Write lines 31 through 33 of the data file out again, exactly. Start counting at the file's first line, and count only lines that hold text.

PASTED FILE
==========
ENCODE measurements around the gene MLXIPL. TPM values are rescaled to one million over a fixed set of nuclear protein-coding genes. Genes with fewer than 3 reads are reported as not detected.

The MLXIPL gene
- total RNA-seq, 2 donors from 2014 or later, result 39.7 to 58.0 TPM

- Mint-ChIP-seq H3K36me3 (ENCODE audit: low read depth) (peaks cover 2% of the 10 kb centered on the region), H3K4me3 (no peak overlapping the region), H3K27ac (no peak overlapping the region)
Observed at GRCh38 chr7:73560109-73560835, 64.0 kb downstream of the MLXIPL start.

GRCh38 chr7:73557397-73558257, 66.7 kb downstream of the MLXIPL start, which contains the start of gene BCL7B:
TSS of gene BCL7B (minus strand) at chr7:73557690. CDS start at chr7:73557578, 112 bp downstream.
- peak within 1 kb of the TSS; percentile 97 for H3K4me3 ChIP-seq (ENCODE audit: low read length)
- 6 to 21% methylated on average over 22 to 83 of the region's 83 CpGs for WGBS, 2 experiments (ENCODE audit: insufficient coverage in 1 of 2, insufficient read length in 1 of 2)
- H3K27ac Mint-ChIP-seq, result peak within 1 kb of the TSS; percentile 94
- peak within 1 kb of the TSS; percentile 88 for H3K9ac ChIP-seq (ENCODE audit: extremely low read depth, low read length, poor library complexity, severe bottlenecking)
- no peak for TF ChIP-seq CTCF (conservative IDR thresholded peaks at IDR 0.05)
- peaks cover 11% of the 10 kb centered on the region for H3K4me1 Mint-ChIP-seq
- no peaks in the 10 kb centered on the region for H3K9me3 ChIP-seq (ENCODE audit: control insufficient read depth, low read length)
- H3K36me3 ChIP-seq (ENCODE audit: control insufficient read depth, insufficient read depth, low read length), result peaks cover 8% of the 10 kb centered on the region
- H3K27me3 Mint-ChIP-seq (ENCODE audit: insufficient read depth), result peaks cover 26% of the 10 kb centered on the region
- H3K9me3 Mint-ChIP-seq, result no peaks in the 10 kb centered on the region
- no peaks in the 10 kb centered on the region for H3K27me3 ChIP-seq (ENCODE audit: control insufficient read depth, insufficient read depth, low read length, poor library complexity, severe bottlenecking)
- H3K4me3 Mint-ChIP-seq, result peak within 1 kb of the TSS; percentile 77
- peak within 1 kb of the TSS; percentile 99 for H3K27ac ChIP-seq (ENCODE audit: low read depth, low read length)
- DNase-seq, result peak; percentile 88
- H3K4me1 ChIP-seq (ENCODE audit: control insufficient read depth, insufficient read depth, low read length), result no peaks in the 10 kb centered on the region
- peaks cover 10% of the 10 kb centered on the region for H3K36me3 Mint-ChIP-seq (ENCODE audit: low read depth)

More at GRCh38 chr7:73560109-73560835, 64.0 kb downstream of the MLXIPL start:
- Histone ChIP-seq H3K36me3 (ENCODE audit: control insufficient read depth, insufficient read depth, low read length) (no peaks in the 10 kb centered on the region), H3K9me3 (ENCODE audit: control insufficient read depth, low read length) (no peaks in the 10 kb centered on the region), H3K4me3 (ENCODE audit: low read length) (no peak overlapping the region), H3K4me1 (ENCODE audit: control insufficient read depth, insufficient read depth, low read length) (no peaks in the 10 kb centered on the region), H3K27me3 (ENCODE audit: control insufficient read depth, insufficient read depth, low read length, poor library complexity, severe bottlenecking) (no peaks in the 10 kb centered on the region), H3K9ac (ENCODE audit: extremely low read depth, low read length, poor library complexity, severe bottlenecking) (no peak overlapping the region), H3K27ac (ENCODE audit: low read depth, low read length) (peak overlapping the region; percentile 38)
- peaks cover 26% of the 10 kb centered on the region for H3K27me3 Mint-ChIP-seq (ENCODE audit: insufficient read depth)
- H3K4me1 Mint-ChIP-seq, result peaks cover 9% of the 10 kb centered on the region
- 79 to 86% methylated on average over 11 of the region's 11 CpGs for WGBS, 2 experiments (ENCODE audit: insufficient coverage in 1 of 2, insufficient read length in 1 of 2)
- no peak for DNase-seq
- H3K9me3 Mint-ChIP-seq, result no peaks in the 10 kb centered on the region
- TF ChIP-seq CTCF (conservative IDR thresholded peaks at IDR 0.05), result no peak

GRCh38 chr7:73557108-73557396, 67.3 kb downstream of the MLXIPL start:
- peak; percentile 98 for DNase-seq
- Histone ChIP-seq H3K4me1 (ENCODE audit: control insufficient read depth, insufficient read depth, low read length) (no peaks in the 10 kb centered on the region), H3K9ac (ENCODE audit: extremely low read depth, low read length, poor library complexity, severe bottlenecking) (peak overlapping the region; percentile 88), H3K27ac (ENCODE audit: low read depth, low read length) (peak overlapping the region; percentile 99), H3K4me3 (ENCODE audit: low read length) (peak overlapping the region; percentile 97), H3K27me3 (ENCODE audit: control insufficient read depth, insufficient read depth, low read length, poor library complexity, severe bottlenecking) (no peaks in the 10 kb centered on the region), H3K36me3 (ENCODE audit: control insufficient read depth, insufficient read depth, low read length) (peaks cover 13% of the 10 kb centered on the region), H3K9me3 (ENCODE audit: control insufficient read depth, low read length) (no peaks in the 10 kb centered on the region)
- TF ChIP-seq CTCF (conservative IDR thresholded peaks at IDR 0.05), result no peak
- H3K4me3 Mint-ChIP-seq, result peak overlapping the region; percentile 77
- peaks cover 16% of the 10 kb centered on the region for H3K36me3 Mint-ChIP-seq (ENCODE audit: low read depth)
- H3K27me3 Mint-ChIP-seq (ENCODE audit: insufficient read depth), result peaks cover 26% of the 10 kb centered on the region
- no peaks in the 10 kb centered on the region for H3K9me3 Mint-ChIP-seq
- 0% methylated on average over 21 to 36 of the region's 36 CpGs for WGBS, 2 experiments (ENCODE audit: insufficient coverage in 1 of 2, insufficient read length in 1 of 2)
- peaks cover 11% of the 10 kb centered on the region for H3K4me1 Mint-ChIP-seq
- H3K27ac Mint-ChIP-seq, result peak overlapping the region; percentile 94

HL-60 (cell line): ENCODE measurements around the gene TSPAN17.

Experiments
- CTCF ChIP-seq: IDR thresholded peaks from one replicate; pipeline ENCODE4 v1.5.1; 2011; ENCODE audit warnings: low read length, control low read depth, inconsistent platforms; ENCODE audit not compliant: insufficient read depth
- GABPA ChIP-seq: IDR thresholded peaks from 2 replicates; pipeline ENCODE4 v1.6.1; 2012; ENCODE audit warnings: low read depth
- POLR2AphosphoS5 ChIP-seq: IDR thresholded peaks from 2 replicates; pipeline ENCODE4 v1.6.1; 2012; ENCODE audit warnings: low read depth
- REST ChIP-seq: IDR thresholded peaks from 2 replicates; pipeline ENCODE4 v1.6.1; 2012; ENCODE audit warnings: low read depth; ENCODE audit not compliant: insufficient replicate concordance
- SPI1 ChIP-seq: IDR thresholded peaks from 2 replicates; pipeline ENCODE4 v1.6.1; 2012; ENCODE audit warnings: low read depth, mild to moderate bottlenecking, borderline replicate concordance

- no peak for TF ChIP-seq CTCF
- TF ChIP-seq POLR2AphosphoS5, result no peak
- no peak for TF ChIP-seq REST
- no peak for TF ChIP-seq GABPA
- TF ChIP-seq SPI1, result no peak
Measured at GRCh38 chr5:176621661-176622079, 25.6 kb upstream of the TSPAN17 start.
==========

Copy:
- TF ChIP-seq CTCF (conservative IDR thresholded peaks at IDR 0.05), result no peak

GRCh38 chr7:73557108-73557396, 67.3 kb downstream of the MLXIPL start:
- peak; percentile 98 for DNase-seq